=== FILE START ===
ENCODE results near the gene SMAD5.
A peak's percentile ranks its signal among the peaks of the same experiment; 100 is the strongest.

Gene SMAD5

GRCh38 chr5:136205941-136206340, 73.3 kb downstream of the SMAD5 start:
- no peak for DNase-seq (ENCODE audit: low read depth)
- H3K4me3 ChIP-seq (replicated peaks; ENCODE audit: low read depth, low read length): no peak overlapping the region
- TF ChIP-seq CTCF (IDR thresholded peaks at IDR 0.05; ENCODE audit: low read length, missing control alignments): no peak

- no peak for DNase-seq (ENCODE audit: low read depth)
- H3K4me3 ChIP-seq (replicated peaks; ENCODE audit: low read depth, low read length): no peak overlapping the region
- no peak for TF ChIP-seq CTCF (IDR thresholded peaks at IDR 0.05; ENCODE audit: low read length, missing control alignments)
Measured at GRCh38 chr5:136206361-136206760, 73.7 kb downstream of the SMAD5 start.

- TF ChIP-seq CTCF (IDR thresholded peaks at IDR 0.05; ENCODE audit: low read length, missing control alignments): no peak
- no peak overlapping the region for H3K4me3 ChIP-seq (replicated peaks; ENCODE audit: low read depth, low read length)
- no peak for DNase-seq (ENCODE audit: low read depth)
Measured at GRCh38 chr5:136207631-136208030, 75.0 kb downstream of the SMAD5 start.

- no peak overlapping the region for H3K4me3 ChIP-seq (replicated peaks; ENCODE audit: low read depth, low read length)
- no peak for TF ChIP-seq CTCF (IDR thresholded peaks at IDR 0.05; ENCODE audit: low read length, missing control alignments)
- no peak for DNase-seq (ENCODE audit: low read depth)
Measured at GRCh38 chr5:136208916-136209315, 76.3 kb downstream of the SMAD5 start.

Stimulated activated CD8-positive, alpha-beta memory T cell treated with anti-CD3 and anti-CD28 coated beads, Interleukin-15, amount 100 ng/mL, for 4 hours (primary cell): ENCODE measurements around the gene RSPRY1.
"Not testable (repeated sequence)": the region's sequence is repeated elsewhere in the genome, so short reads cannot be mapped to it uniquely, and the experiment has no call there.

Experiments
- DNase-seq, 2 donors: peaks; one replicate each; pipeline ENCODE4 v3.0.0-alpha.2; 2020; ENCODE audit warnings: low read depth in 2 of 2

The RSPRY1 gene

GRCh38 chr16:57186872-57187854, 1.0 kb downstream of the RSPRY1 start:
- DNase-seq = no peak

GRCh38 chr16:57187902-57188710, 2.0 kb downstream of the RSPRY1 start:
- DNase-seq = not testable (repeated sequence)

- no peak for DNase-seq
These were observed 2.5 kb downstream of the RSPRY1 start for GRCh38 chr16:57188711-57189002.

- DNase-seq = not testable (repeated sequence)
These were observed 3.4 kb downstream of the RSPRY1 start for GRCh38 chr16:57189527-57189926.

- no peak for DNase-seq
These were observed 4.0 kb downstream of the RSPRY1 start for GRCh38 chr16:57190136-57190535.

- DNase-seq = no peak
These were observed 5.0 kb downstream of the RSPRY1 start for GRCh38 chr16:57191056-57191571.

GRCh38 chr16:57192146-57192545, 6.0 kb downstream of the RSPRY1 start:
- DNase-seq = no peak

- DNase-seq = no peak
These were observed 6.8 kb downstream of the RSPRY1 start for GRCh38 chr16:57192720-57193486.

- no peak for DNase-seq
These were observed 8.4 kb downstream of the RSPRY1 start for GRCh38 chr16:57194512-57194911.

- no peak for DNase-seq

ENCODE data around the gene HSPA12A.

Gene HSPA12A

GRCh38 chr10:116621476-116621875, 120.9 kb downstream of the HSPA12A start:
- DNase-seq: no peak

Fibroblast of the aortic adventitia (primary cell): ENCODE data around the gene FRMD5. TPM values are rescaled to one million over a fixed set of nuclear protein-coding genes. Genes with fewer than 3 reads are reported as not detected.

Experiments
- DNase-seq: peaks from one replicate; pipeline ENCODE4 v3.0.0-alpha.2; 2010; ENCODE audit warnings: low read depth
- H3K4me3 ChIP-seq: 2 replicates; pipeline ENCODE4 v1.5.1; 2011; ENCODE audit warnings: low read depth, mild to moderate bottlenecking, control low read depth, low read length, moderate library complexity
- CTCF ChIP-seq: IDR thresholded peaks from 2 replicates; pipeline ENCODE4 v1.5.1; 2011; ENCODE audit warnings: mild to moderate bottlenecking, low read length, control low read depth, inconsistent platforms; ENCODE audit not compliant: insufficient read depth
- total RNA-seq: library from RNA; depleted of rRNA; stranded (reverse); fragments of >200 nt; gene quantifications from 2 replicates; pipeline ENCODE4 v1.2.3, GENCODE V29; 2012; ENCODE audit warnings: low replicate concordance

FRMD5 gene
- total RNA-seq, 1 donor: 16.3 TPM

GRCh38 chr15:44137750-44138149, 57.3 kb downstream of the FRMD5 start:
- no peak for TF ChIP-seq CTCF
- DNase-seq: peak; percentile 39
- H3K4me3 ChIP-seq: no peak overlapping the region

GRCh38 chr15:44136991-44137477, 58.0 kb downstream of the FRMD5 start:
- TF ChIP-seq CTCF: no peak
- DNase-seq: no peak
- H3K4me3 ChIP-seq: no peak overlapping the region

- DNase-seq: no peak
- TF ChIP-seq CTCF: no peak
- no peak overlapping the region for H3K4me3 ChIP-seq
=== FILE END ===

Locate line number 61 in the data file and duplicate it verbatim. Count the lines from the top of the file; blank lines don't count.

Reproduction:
- TF ChIP-seq CTCF: no peak